Page 4 - BusinessWest/Healthcare News 2021 Giving Guide
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The Challenges Mount
For Area Nonprofits, Social Needs Rise While Funding Slows
By Joseph Bednar
Earlier this year, United Way of Hampshire County helped the city of Northampton find dozens of people to
set up and operate a shelter at Northampton High School, which was closed at the time due to the COVID-19 pandemic.
Specifically, the United Way recruited 86 vol- unteers, two of whom worked every shift, for six to eight hours, for two months last winter.
“One volunteer wanted to do more than serve coffee in the hallway,” said Loren Davine, a vol- unteer coordinator. That’s how the Kind Café was born. “She created a designated coffeehouse in the cafeteria and served up hot cocoa, mochas, and pastries to guests.
“After a few weeks, our volunteers started con- necting with the guests,” Davine added, noting the shelter was soon at capacity, with 55 guests on any given day. “What started as a coffee cart
“We’re meeting a dramatic increase in food insecurity among our neighbors — many of whom are needing help for the first time during the pandemic.”
became a whole café downstairs. It felt like you were in a coffee shop.”
Now, United Way of Hampshire County is seeking volunteers to help run a newly opened homeless shelter operated by ServiceNet and located in downtown Northampton. Volunteers can do everything from setting up cots to serving coffee and imagining activities that shelter guests can take part in.
However, finding volunteers seems more chal- lenging for nonprofits than in past years, as the pandemic has not only exposed higher levels of need in the community, but it’s also pulling long- time volunteers in other directions. Meanwhile, Davine said, many older adults who normally volunteer cannot do so because they are at risk.
If there’s a message being shared by nonprof- its this season, it’s that need for their services have only increased, at a time when it’s more difficult than usual to raise funds because of the widespread impact of COVID-19 on individuals and businesses alike.
Those nonprofits have already had to be cre- ative and flexible this year just to keep operating. The Northampton Survival Center had to restruc- ture its operations in real time to keep serving the community as safely as possible, Executive Director Heidi Nortonsmith said.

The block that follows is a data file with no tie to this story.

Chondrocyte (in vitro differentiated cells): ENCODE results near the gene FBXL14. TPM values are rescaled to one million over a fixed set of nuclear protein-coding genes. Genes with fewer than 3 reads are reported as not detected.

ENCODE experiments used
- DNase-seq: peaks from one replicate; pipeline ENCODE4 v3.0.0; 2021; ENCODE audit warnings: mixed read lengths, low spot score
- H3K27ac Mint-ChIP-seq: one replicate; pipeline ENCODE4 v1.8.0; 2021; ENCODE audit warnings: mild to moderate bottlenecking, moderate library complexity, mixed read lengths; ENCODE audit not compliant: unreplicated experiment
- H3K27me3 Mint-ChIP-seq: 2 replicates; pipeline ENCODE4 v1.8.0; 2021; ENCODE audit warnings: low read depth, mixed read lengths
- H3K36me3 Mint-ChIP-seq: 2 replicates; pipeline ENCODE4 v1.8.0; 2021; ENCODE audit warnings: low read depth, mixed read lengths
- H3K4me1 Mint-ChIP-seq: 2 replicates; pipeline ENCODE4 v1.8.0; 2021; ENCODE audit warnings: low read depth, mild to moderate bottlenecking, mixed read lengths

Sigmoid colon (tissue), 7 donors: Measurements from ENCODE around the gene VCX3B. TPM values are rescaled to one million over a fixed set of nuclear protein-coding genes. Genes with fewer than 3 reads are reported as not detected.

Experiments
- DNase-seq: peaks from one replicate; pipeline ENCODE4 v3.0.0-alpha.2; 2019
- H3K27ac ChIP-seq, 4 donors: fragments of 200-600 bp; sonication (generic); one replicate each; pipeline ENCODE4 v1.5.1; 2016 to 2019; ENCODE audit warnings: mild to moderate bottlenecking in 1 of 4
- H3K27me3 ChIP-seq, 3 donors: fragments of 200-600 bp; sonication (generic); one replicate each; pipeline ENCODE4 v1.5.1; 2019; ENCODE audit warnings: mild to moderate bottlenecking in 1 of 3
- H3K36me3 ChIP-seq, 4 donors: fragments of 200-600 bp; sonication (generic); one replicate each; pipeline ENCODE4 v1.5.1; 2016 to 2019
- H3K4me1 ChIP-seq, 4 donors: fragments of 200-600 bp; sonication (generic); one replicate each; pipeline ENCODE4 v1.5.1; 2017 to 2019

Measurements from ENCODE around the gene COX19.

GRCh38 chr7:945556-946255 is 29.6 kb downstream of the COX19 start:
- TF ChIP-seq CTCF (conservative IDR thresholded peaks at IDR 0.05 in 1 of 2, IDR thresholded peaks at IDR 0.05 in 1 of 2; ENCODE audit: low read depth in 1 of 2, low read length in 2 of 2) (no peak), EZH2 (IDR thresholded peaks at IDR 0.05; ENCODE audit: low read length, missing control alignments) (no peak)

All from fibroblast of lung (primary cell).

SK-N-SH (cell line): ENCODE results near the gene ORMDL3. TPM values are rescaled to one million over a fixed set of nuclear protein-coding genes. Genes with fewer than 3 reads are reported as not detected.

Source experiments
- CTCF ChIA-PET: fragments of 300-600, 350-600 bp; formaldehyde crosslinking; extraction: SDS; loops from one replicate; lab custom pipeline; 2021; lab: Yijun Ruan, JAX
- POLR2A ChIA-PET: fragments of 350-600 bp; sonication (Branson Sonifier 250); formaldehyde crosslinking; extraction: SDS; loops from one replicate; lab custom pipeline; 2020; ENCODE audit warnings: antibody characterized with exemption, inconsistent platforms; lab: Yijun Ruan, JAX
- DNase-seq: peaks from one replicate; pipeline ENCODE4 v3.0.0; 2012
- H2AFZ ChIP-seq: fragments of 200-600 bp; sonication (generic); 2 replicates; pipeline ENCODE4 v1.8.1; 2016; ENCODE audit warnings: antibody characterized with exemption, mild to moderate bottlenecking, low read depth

“We’re meeting a dramatic increase in food insecurity among our neighbors — many of whom are needing help for the first time during the pandemic,” she noted. “Financial donations allow us to be here every day for those who are vulnerable — providing nutritious groceries, toiletries, referral information, and a welcome
MHA’s Cheryl Fasano (left) and Kim Lee (right) review creative messaging for Giving Tuesday with Rudy D’Agostino, partner with Meyers Brothers Kalicka, P.C.
relief from isolation and uncertainty.”
Before the pandemic, Cancer Connection in Northampton hummed with people talking indi- vidually or in groups, dancing to music in a movement class, lying down and receiving acu- puncture or massage, and even playing harmonica together in a class taught by a participant who wanted to give back.
Now, in-person servic-
es are currently paused.
But clients can still take
advantage of music,
movement, and mindful-
ness programs through
videoconferencing. The
center has temporarily
retooled its integrative
therapies, with Reiki,
reflexology, and mas-
sage therapists providing sessions via telehealth focused on calming strategies. Its support groups also continue through remote technology.
Typically, Cancer Connection funds these
free services with the proceeds from its entre- preneurial arm, the Cancer Connection Thrift Shop, and gifts, grants, and fundraising events. However, “this is anything but a typical year,” Executive Director Beverly Herbert said. “We face an emergency, which I don’t say lightly. A serious
        Heidi Nortonsmith displays some of the fresh produce available at the Northampton Survival Center’s food pantry — a critical resource in a time of growing food insecurity.
 financial gap, like that faced by other area non- profits, has been caused by the pandemic-related closure of our Thrift Shop for five months, March through July, and event cancellations. We have been working hard since August to raise $250,000 to close the gap.”
The Thrift Shop reopened Aug. 5 to high
Continued on page 40
 38 DECEMBER 2020
Staff Photo
Staff Photo

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